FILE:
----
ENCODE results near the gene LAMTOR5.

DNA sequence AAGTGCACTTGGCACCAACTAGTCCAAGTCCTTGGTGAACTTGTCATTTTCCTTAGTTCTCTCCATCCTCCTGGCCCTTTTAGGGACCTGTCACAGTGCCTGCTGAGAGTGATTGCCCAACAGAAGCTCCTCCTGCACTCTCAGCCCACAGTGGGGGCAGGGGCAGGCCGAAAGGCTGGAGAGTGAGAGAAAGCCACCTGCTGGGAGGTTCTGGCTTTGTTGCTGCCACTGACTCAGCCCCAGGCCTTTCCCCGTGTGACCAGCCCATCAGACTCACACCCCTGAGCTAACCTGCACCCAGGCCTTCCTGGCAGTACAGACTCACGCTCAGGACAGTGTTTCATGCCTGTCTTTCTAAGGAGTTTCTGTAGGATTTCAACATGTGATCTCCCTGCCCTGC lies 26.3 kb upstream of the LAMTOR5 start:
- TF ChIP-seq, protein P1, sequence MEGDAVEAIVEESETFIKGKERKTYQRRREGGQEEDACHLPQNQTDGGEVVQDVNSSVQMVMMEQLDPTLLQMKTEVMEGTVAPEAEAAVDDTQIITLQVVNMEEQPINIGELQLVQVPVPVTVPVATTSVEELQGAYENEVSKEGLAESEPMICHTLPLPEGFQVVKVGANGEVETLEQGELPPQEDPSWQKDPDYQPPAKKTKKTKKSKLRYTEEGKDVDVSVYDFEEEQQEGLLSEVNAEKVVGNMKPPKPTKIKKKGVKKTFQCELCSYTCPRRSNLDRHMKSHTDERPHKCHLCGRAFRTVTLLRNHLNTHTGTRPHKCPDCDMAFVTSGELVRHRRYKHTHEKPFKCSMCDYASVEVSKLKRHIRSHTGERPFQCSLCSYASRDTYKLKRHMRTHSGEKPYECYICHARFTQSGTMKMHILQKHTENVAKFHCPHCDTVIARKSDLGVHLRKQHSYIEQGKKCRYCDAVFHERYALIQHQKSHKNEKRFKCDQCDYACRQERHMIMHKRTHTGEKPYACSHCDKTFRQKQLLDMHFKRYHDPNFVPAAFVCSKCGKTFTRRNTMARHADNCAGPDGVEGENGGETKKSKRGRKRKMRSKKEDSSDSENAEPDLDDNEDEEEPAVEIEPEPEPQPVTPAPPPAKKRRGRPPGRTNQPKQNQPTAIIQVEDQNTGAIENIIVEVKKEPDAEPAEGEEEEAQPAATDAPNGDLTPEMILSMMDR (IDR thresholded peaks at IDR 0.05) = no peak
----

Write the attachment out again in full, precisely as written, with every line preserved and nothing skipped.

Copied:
ENCODE results near the gene LAMTOR5.

DNA sequence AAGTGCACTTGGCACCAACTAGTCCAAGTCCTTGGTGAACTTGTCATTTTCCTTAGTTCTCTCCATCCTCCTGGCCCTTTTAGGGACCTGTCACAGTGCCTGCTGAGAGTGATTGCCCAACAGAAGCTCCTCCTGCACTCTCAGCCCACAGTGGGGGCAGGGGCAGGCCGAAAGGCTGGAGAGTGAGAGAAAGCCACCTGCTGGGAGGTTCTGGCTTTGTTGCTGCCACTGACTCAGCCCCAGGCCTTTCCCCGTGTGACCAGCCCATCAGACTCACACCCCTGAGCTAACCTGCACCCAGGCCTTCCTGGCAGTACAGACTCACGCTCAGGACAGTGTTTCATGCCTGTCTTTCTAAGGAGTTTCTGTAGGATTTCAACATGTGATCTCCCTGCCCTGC lies 26.3 kb upstream of the LAMTOR5 start:
- TF ChIP-seq, protein P1, sequence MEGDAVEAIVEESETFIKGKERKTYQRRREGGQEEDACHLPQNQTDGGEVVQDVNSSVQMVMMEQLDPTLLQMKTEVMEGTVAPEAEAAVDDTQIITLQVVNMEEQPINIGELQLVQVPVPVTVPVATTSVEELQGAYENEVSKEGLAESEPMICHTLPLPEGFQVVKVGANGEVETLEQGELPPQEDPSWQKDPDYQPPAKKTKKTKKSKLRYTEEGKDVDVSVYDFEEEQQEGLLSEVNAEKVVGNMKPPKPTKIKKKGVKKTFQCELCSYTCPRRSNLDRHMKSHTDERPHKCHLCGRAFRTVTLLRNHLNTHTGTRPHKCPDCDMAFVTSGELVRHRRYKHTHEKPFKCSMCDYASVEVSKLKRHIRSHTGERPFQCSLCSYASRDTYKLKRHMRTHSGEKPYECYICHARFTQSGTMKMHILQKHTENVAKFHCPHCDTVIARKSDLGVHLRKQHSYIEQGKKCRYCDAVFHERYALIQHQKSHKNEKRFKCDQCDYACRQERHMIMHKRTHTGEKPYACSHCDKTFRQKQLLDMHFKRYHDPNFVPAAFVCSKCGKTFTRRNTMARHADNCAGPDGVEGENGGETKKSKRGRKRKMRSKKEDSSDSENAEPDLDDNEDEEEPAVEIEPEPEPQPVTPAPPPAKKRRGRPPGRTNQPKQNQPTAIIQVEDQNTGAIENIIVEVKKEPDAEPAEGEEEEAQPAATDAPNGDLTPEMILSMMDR (IDR thresholded peaks at IDR 0.05) = no peak